If you really dig into all of the announcements, plans, and hype, three seems to be about $8 billion going into play. Some estimates of remaining shadow inventory by respected analysts are as high as $840 billion. That means that capital is coming into play to capture ONE percent of the potential opportunity.
The bulk of the larger groups in this space operate the same way. They buy in the same areas, they buy the same types of properties, they underwrite the same way, and run their operations in a similar manner.
They are much less concerned with rental yield than buying as many houses as possible, as fast as possible. They underwrite to 5-7% net yield, which in many markets calculates to prices that actually exceed market value. The whole game is a macro play on housing prices, and it carries very high pricing risk.
In order for these groups to simply break even, housing prices must rise at least 20% to cover their exit and renovation cost. Simply, it's just not a good model.
It's not all bad news. Despite having to compete against more than one of these groups in my areas, I'm still able to get robust deal flow. Increasing my price bracket for flips allows me to operate outside of their influence. In lower price brackets, I'm still able to get a lot of houses that have enough margin to flip, but don't meet my metrics to hold as a rental because the yield is too low for me (even at wholesale price). The funny thing is, the large funds buy most of them from me after flipping them, at retail price. Go figure. They have also raised the value of my rental portfolio. I knew these guys were coming, and I told all of my investors that would be exactly what would happen...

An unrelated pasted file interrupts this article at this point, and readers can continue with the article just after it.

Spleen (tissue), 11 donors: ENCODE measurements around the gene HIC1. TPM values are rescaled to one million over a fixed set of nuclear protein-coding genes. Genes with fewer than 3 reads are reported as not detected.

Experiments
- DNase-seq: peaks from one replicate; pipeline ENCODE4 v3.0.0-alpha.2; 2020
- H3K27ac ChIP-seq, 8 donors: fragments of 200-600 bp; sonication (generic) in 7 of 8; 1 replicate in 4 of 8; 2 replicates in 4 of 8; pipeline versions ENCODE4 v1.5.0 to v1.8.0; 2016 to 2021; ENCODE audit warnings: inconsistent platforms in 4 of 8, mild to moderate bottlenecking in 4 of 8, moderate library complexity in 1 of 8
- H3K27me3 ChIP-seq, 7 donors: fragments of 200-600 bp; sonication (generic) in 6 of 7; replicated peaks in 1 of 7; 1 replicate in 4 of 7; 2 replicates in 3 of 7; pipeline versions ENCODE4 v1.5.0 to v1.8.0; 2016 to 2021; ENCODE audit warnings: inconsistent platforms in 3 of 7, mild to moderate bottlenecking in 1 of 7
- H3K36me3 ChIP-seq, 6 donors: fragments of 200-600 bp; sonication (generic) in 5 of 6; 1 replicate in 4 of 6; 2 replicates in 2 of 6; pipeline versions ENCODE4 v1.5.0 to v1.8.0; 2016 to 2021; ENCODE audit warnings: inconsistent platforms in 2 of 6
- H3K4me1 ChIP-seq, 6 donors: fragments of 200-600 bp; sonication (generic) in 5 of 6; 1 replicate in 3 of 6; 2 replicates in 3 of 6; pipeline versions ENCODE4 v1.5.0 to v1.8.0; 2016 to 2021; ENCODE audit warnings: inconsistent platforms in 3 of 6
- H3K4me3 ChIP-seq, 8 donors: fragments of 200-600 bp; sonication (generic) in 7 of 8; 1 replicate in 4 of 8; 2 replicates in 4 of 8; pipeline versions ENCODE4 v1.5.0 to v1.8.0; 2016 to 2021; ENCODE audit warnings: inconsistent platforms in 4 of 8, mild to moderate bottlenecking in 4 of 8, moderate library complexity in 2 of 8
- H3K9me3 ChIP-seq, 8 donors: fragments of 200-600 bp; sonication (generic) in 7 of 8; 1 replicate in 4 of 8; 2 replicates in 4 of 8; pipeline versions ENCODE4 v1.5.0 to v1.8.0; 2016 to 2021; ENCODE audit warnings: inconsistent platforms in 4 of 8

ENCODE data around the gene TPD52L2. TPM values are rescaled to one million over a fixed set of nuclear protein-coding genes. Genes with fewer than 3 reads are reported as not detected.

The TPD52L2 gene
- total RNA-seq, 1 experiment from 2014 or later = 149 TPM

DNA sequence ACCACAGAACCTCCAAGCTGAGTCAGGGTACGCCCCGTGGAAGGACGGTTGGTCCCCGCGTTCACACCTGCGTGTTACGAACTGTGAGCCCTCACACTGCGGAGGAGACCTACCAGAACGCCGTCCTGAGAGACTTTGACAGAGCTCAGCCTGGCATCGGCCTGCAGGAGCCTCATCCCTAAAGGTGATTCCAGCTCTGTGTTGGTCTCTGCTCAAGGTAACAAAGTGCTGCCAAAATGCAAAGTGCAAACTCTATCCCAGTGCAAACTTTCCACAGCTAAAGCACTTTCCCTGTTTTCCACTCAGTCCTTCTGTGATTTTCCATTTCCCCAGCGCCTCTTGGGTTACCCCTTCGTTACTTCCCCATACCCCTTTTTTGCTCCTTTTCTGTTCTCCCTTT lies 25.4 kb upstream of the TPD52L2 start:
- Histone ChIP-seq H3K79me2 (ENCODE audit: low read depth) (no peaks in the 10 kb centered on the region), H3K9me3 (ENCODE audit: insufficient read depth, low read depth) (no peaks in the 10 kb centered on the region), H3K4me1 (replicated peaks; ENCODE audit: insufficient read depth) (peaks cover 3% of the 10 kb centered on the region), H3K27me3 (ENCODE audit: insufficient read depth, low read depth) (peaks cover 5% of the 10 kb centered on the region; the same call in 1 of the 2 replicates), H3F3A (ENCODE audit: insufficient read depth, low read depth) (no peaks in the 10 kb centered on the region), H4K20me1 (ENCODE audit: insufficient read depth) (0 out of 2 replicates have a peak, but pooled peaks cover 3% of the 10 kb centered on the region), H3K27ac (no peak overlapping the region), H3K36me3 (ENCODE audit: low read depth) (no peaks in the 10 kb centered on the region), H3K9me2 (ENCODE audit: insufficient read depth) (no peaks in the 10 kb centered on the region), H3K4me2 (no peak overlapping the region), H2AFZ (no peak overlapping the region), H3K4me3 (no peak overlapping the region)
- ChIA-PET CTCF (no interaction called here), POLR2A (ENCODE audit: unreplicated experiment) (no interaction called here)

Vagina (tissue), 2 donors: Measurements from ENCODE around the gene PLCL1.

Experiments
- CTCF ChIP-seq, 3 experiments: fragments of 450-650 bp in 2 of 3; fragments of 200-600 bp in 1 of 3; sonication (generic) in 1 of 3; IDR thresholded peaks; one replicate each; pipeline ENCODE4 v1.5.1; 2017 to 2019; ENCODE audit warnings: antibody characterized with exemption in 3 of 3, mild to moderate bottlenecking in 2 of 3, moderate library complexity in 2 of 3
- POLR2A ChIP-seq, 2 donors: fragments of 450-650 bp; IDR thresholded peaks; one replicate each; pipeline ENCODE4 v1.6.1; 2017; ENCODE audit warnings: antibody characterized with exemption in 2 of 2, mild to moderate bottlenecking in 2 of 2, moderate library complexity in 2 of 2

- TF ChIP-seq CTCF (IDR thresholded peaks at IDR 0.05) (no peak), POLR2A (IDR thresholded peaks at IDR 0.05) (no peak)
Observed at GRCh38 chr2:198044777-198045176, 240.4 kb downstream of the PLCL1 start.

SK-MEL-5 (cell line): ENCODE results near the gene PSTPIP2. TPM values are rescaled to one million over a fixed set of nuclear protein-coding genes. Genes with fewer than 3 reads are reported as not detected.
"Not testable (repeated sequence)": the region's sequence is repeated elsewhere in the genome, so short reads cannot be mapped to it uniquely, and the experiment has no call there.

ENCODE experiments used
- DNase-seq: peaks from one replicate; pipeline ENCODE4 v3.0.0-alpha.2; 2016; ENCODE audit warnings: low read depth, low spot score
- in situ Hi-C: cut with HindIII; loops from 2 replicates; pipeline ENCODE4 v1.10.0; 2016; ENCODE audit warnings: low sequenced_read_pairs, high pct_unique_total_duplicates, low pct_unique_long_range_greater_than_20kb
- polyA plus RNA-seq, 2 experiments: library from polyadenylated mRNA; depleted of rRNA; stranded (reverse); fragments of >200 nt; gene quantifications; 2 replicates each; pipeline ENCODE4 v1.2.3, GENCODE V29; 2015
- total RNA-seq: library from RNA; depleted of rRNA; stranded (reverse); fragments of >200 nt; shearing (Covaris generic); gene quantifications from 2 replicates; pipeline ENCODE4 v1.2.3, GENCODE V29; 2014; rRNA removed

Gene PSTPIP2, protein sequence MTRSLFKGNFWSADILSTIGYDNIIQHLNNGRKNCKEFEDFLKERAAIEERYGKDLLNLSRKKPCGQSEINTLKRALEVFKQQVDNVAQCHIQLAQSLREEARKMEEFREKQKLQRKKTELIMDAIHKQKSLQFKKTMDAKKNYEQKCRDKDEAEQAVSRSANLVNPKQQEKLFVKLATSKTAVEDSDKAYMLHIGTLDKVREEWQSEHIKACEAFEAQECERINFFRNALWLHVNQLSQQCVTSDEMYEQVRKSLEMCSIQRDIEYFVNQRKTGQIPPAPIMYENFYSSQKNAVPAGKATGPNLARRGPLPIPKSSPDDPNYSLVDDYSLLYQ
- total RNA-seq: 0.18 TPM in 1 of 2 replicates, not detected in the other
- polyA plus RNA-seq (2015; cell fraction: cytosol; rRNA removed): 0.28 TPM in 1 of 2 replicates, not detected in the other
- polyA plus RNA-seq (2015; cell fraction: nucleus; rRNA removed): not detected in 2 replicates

Finally, Steve commented about the REO-to-rental pilots. I was a qualified bidder on the 2,500-house FNMA pool sale earlier this year. Ultimately, I chose not to bid because as I was underwriting the assets of one of three sub-pools that I was interested in, I could see a lot of issues with the assets that I found less than thrilling, and I could see the handwriting on the wall as to where the bidding was headed. All I can say is that all of the talk about this program and its effect on the RE market and individual investors was coming from sources that were forming their opinions without knowing the facts. It is not a threat to those of us that typically operate in a one-off strategy, whether homeowner or investor.
The bottom line: the landscape is changing, but it always does. Being a real estate investor is like sailing a boat in a stream that winds through a meadow. If you try to sail in a straight line, you will run aground. You have to shift course to stay afloat. Change up your strategy to react to the changing landscape. Use some creativity, and you will be just fine.